Fall 2017, Volume 23

Poetry by Lauren Coggins

My Grandmother’s Philodendron

I don’t know why I took it home
after she died. Other things

I could use: a salad spinner,
a dinette set. Towels.

I did not need a houseplant
in a decorative bowl

with an Eastern motif.
But it sat, static, on the table

through years of small talk,
of those halting moments

when we’d invite her out
and she’d demur,

preferring the chase
to the being had.

I’d so often stared at those leaves,
their open palms like small excuses –

as though a plant could shrug.
Even the philodendron knew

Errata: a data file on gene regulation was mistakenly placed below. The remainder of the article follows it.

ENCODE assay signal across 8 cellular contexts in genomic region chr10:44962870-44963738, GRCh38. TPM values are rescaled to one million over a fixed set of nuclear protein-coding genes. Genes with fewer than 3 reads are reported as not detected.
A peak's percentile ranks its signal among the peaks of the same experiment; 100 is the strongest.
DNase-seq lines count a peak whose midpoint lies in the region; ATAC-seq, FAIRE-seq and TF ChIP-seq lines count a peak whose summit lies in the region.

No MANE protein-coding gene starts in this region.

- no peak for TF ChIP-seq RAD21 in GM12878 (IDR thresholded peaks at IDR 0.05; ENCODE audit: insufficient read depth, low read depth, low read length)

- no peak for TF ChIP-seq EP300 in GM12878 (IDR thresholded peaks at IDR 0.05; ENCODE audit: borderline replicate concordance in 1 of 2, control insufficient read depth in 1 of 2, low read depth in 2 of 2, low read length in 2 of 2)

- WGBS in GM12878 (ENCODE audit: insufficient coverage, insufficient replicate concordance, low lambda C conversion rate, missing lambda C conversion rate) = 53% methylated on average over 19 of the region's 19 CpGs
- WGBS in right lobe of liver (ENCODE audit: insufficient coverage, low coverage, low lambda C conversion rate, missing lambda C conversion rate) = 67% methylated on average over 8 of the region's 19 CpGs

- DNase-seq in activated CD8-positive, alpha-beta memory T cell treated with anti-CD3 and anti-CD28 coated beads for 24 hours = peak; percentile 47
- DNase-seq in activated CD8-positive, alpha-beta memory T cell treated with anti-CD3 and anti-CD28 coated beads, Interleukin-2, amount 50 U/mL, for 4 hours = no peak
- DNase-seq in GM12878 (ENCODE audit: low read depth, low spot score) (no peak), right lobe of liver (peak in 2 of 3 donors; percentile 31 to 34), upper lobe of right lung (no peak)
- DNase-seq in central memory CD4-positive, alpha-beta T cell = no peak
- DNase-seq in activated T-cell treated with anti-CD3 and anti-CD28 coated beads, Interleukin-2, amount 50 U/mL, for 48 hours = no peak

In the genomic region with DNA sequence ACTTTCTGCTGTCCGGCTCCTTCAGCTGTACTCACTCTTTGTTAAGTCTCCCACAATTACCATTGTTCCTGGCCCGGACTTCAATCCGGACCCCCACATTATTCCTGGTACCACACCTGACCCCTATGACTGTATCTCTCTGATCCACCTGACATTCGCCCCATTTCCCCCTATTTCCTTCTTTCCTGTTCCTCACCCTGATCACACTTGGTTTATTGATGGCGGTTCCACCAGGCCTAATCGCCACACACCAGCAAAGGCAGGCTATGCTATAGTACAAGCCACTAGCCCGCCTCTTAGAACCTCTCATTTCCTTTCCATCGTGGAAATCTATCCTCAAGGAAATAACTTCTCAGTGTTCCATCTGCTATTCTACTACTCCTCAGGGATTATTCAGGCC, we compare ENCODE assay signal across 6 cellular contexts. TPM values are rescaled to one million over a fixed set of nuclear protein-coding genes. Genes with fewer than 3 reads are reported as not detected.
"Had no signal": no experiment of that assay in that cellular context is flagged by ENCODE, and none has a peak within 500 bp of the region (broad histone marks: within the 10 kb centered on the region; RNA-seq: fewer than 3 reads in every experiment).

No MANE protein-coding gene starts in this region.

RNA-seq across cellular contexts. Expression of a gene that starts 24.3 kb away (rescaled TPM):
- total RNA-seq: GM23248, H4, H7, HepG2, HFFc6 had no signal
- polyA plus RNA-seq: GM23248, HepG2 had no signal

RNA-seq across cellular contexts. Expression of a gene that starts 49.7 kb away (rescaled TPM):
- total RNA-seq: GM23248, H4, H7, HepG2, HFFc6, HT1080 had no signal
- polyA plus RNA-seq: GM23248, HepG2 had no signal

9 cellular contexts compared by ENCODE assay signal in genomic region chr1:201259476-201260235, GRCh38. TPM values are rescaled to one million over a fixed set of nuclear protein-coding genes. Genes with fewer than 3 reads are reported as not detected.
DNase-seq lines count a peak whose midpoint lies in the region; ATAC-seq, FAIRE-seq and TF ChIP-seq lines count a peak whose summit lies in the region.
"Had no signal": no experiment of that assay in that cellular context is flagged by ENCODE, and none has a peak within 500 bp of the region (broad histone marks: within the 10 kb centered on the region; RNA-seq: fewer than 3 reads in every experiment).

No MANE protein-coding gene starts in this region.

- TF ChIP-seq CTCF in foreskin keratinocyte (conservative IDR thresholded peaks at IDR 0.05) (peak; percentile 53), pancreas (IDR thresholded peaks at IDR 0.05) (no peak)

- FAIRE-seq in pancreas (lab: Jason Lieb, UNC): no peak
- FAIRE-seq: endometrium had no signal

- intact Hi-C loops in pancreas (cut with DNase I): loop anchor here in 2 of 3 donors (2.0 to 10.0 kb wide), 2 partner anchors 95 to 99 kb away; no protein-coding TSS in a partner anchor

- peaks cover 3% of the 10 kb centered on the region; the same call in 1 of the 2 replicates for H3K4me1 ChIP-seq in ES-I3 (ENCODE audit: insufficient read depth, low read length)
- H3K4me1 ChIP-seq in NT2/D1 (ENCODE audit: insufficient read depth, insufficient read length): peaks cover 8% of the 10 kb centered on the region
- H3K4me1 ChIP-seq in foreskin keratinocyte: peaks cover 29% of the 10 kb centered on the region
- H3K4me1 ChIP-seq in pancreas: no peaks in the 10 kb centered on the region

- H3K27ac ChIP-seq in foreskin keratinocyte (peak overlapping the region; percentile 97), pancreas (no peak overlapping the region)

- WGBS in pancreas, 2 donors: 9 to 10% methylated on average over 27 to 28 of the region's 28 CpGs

it wanted mostly
to be left alone.

That too much water would yellow
those leaves, and direct sunlight

would only burn them.
That it could thrive for years

with little fuss, in just
a small bowl.




BIO: Lauren Coggins lives in SC and works in the insurance industry. Her poems have appeared previously in Reed Magazine and in Southern Poetry Review, and online at South Florida Poetry Journal, and Charlotte Viewpoint.